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RE: Tangshen

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To Frank -
In one respect, the comparison is justified. It took almost fifty years for
the State of California to adopt a Hazard Mitigation Law that would go back
and retrofit all the URM's constructed prior to 1933. If we knew from the
Long Beach Earthquake that URM's are unsafe, why did it take 50 years to
improve their performance?
In 1992 (or there about)California passed Assembly Bill 200 (Frank you
remember the Triple R committee). AB200 identified that over 1.3 million
single family homes in California constructed before 1969 may have
structural deficiencies related to cripplewall failures or improper
anchorage to their foundations. Why did this become a law when so few lives
were lost in single family homes.

One bigger questions: In addition to the 1.3 million SFR with structural
defects, there are many thousands of multi-residential apartment buildings
and condo's that have the same deficiency. Why were these buildings
purposely omitted from the rhetoric of AB200? I have inspected these
buildings in Los Angeles - they do exist and are a greater risk. BTW, wasn't
Northridge Meadows one of the types of cripple wall structures? It is my
belief that they are omitted because of the lobby power of Apartment
building owners who have their own coalition. I also understand that it was
necessary to omit these buildings in order to pass AB200.
Still, thousands of lives are endangered because of the power of the
Building Owner in state politics.

Conversely, single family URM structures are omitted from compliance with
the State Hazard Mitigation codes - why? It is not a state requirement to
force compliance of a SFR even if it is known to be constructed of
unreinforced masonry or adobe. The answer is both statistical and political.
In either case, those with the most money can easily defeat those without.

Even when life safety is the issue, codes are stonewalled from reaching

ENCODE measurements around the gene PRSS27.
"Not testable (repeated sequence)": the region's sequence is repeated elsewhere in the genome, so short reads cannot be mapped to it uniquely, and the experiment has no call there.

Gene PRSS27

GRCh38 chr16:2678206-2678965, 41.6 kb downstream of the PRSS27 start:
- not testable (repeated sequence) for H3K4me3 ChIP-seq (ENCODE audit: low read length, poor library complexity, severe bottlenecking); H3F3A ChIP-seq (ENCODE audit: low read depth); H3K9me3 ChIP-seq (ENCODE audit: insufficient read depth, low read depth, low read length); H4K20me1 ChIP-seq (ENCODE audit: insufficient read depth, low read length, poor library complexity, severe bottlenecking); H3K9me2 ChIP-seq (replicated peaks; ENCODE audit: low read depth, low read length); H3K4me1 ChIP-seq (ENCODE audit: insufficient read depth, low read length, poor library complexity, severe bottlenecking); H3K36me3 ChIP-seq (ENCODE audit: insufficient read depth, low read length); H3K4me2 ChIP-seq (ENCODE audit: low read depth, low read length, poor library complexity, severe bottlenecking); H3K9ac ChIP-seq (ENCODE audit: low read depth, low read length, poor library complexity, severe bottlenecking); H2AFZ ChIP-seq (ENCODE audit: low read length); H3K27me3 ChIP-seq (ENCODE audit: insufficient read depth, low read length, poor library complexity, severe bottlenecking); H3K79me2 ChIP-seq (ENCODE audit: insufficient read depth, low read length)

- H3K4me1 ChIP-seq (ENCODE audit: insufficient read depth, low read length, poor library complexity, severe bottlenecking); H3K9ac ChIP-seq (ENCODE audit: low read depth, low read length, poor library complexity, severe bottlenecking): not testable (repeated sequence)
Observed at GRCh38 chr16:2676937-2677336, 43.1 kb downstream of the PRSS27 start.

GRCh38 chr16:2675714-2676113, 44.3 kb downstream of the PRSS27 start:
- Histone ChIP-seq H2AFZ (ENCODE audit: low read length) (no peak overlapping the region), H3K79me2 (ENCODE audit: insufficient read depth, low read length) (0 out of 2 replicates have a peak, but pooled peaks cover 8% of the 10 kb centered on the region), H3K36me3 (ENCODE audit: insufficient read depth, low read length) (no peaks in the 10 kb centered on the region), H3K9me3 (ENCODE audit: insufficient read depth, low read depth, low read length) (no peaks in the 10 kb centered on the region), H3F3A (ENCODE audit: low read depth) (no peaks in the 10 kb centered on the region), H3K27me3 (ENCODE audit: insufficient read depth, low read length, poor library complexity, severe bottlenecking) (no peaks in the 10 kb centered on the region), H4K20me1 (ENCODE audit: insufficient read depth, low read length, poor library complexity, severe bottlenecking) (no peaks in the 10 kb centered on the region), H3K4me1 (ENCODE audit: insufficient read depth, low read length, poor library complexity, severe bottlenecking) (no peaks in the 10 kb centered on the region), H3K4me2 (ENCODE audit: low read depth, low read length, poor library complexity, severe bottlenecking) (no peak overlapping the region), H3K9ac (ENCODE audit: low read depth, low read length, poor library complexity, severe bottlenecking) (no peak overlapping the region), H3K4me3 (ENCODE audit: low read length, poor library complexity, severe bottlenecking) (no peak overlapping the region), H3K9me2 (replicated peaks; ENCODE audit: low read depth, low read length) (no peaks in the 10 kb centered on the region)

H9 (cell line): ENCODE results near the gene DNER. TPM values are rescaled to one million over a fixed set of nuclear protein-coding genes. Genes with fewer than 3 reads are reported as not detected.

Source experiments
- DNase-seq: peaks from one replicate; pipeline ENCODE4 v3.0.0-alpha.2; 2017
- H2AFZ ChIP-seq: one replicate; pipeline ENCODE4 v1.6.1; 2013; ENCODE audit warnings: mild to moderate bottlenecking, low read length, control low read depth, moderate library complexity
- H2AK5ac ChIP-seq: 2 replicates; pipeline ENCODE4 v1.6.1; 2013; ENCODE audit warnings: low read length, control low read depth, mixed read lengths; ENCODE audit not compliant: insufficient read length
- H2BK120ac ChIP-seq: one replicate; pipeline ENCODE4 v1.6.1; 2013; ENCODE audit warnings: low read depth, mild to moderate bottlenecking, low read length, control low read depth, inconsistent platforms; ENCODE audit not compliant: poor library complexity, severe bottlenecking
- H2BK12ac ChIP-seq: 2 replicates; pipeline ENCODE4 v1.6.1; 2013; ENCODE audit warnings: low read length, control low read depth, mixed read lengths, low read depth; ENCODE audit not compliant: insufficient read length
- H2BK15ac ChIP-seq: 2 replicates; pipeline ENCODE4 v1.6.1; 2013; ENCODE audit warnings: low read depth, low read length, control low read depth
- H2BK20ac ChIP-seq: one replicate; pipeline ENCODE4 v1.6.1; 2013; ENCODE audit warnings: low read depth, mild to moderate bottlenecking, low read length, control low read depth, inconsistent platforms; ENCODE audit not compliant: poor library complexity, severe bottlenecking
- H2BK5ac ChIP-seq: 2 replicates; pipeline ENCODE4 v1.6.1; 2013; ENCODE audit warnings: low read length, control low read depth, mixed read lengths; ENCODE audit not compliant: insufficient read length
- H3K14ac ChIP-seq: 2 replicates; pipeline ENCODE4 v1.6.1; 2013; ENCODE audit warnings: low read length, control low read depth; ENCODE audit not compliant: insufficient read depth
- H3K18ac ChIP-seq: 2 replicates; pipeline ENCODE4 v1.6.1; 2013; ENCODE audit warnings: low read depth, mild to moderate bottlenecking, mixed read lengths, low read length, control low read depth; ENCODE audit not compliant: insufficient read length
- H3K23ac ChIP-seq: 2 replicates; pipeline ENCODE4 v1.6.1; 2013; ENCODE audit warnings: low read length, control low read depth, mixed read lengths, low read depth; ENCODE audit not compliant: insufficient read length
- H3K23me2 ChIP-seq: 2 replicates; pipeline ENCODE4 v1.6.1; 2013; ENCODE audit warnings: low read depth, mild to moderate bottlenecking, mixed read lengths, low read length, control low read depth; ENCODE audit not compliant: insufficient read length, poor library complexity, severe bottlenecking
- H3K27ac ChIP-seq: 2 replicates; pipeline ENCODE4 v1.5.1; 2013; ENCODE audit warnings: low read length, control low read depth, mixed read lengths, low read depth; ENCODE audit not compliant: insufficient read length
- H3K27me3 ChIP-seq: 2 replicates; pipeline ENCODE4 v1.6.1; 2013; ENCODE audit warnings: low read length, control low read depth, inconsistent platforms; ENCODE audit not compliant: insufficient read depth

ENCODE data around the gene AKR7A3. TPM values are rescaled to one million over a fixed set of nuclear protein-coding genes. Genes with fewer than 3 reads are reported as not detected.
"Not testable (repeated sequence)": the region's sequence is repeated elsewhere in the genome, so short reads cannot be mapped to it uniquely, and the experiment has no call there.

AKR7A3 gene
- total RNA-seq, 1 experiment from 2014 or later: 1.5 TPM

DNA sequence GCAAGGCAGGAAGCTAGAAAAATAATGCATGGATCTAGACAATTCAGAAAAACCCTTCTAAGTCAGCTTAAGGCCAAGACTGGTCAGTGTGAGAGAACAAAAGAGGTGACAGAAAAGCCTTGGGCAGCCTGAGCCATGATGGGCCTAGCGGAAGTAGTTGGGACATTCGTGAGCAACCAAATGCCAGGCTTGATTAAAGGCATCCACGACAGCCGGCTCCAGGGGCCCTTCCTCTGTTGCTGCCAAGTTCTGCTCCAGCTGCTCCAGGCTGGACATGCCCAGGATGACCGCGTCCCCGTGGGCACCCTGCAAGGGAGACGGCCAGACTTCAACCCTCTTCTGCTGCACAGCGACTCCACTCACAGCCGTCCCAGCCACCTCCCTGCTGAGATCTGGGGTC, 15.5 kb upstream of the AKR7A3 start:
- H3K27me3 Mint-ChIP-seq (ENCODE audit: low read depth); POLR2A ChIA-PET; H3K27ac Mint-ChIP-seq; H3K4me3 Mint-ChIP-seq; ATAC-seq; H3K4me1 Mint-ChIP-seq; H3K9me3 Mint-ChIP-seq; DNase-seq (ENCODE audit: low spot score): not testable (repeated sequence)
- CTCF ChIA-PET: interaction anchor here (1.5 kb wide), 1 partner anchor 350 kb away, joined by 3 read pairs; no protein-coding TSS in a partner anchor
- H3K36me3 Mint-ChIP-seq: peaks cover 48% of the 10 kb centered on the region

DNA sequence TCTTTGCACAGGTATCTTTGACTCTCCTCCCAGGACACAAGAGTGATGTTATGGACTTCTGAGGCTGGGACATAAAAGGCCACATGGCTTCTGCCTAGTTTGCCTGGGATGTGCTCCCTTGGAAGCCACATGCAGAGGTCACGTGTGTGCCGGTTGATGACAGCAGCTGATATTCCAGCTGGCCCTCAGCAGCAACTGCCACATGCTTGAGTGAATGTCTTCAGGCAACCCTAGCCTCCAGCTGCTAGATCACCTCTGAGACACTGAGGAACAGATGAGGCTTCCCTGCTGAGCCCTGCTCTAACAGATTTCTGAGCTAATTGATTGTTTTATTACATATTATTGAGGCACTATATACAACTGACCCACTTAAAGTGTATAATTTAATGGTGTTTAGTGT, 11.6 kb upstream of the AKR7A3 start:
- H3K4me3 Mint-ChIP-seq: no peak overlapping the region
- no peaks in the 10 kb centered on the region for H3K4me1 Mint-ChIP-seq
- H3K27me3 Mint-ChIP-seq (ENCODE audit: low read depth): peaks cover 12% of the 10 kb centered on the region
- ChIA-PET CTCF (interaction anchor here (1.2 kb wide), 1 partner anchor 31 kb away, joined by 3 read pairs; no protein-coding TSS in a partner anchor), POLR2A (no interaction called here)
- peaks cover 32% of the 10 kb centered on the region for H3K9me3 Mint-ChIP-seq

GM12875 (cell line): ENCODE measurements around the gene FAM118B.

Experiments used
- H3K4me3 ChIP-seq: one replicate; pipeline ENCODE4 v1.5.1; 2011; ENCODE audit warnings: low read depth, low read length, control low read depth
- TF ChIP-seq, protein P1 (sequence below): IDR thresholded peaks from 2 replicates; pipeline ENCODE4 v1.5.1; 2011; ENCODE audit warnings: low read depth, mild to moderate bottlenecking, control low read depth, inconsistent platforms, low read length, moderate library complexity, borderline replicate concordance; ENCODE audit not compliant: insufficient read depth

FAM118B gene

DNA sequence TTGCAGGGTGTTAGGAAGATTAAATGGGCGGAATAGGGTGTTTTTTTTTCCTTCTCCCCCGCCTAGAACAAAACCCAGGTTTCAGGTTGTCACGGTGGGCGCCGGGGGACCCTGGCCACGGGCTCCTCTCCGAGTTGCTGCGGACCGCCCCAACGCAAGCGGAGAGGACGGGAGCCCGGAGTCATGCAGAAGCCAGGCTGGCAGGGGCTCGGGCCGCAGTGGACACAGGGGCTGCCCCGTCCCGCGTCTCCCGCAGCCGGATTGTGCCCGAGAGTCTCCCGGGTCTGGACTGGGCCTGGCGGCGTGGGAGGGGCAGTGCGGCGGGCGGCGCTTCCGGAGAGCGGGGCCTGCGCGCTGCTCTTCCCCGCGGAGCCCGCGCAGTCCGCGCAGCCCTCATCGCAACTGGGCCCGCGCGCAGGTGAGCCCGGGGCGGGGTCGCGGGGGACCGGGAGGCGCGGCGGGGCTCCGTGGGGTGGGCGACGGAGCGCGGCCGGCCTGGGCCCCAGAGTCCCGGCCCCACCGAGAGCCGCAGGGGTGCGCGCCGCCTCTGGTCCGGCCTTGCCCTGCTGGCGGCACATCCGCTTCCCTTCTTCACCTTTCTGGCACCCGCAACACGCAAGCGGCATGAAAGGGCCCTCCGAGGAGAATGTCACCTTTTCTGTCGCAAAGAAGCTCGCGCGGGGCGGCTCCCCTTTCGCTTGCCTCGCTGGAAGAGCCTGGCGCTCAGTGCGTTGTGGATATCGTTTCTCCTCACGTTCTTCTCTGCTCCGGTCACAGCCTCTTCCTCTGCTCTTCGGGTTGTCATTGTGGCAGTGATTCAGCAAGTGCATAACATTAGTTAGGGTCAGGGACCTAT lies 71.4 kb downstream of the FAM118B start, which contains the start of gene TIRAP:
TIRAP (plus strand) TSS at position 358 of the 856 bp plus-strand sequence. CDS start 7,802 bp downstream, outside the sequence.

fruition because of the financial power coming from stronger lobbyist. Once
again, money rules over those without - even in life safety issues.

-----Original Message-----
From: John Nichols [mailto:cejn(--nospam--at)]
Sent: Sunday, May 24, 1998 8:07 PM
To: seaoc(--nospam--at)
Subject: Re: Tangshen

Dear Frank Lew,

Considering I eat an orange and apple for lunch each day; you might just be
right.  Let me clarify my comments a bit.  Firstly the statisitcs I refer to
come from Shiona, K., Japanese Society of Civil Engineers "Interpretation of
published data of the 1976 Tangshen, China earthquake for the determination
of a falality rate function. V11 No 4 155s-163s Jan 1995

In the mail I read this morning was the comment

"that only a small fraction of all homes in
the Bay Area will be uninhabitable. There are roughly 5 million people in
million housing units in the Bay Area. A 150,000 loss is about 9 percent of
the housing stock for the entire Bay Area - comparable to that 8 percent
in Watsonville in the Loma Prieta Earthquake. In the East Bay alone, the
percent loss may be as high as 10 to 20 percent . Assuming 2.5 persons per
household, that could be 375,000 homeless. "

Based on the Tangshen data at a 9 percent housing stock loss then one would
estimate would cause upto a 2 percent death rate in an Intensity 8 (MM Scale
Event).  The Newcastle earthquake at 5.5 M generated 8 in alluvial areas
killing 13 in an engineer designed structure and from falling masonry.

At a 20 percent loss in both Timber and Masonry buildings would cause a 5
percent death rate.  In the peak areas you are looking at upto 25 percent.
The Chinese engineering

In the latest National Geographic that I read last night in bed it provides
a description of a M9 earthquake in the north west area (Oregon ?) in the
last few hundred years.  I canna remember exact position or date, I will
look it up tonight.  (It is the first M9 I had read about and I wondered if
it was a mistake.  But accepting that the NG make very few mistakes i will
accept it for the moment)